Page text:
Blackstone Legacy (Remastered) Woody Shaw
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- 1Blackstone Legacy16:08
- 2Think On Me10:49
- 3Lost And Found11:57
- 4New World18:30
- 5Boo-Ann's Grand14:35
- 6A Deed For Dolphy08:59
Info for Blackstone Legacy (Remastered)
This one's bound to get you all very excited. Craft Recording's Jazz Dispensary series is honored to release a HiRes-Remaster of Blackstone Legacy, the 1971 debut from influential trumpeter Woody Shaw. An elusive grail for many cratediggers, this double album release marks the first reissue of the album in more than 50 years. Showcasing the musician's virtuosic talents as a bandleader, composer and improviser, this politically charged, postmodern classic also boasts impeccable performances by Gary Bartz, Lenny White, Ron Carter, Bernie Maupin, Clint Houston and George Cables.
A pioneering figure in modern jazz, Woody Shaw (1944-1989) was revered for his unique harmonic approach and innovative technical abilities on the trumpet. Raised in Newark, NJ, Shaw began performing as a teenager, gaining formative experience as a sideman for the legendary saxophonist Eric Dolphy and spending over a year in Paris, where he honed his craft in clubs across Europe. In the mid-'60s, Shaw returned to the US, where he worked alongside such greats as Horace Silver, McCoy Tyner, Chick Corea, Andrew Hill, Max Roach and Art Blakey. By the turn of the decade, however, Shaw was eager to branch out on his own.
Balancing the past with the future, Shaw sought to honor his bebop roots, while embracing the avant-garde. His debut as a leader, Blackstone Legacy, embodied that stylistic bridge. Recorded in December 1970 and released the following year on Contemporary Records, the album featured some of the era's most exciting talents, including funk-jazz icon Gary Bartz (alto and soprano saxophone), veteran bassist Ron Carter and fusion pioneer Lenny White (drums), plus such innovators as Bernie Maupin (tenor saxophone, bass clarinet) and Clint Houston (electric bass), as well as the esteemed keyboardist George Cables, whose work as a composer is also highlighted on two of the LP's tracks ("Think On Me" and "New World").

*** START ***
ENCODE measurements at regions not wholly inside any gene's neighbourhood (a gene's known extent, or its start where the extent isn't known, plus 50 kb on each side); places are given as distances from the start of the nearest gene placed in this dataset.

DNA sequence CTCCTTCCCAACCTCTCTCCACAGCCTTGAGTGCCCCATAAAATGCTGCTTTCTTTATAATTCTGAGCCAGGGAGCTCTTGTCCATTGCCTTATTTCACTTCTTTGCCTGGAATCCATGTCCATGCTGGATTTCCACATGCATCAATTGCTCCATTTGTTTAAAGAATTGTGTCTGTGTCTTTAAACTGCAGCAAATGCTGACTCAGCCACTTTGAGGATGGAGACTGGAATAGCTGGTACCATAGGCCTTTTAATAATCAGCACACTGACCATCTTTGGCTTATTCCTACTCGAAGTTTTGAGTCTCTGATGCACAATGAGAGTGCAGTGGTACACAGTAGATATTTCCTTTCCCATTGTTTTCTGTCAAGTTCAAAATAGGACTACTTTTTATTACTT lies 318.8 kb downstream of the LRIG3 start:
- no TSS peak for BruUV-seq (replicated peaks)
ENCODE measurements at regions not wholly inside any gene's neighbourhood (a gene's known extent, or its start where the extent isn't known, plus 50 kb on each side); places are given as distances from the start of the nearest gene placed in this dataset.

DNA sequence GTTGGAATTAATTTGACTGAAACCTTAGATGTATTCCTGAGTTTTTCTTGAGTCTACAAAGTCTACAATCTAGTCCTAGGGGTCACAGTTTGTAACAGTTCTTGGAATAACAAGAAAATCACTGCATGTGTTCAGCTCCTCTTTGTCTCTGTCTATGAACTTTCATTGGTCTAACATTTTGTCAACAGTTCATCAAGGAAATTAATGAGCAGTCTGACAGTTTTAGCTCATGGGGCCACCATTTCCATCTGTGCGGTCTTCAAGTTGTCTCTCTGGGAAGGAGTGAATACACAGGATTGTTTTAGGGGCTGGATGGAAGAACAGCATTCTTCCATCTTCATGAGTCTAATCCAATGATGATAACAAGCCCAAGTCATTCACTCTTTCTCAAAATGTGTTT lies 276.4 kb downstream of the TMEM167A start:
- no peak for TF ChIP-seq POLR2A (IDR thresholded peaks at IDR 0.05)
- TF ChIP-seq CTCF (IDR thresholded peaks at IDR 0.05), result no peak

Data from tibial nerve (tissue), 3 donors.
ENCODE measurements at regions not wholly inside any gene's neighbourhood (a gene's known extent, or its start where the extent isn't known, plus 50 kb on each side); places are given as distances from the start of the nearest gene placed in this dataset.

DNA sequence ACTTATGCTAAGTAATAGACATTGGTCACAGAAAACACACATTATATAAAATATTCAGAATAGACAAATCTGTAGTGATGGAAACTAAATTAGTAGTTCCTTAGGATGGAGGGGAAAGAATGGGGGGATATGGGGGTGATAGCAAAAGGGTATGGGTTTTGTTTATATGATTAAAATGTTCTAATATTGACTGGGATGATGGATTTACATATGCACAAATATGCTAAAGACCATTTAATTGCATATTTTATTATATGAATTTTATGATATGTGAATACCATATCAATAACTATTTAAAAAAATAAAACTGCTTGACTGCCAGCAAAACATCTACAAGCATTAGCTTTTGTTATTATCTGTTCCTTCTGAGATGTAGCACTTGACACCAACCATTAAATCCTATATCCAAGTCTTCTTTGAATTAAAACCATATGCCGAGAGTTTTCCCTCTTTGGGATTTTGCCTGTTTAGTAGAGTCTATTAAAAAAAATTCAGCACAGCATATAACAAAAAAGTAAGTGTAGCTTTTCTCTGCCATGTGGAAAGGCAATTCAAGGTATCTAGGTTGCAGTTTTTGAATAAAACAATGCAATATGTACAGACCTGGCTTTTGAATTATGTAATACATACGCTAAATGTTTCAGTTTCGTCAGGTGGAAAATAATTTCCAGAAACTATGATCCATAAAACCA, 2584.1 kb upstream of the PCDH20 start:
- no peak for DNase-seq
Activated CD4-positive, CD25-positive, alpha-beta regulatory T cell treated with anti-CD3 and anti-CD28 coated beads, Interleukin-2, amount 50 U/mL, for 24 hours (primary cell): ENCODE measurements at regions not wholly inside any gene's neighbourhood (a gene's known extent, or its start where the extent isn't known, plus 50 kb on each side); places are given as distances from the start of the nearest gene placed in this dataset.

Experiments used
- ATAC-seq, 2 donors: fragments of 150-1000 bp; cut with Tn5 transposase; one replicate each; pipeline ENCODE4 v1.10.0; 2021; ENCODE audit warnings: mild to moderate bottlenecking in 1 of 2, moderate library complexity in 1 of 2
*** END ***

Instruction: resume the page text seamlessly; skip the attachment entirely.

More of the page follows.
In the album's liner notes, Shaw spoke to Hentoff about his intentions behind the record.
"We're trying to express what's happening in the world today as we — a new breed of young musicians — feel it. I mean the different tensions in the world, the ridiculous war in Vietnam, the oppression of poor people in this, a country of such wealth. . . . We're all also trying to reach a state of spiritual enlightenment in which we're continually aware of what's happening but react in a positive way. The music in this album, you see, expresses strength — confidence that we'll overcome these things."
Shaw added that the album was dedicated to the era's youth, as well as to "the freedom of Black people all over the world." He continued, "The ‘stone' in the title is the image of strength. I grew up in a ghetto . . . I've seen all of that, and I've seen people overcome all of that. This music is meant to be a light of hope, a sound of strength and of coming through."
Woody Shaw, trumpet
Gary Bartz, alto and soprano saxophone
Bennie Maupin, tenor saxophone, bass clarinet, flute
George Cables, piano, electric piano
Ron Carter, bass
Clint Houston, bass
Lenny White, drums
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This album contains no booklet.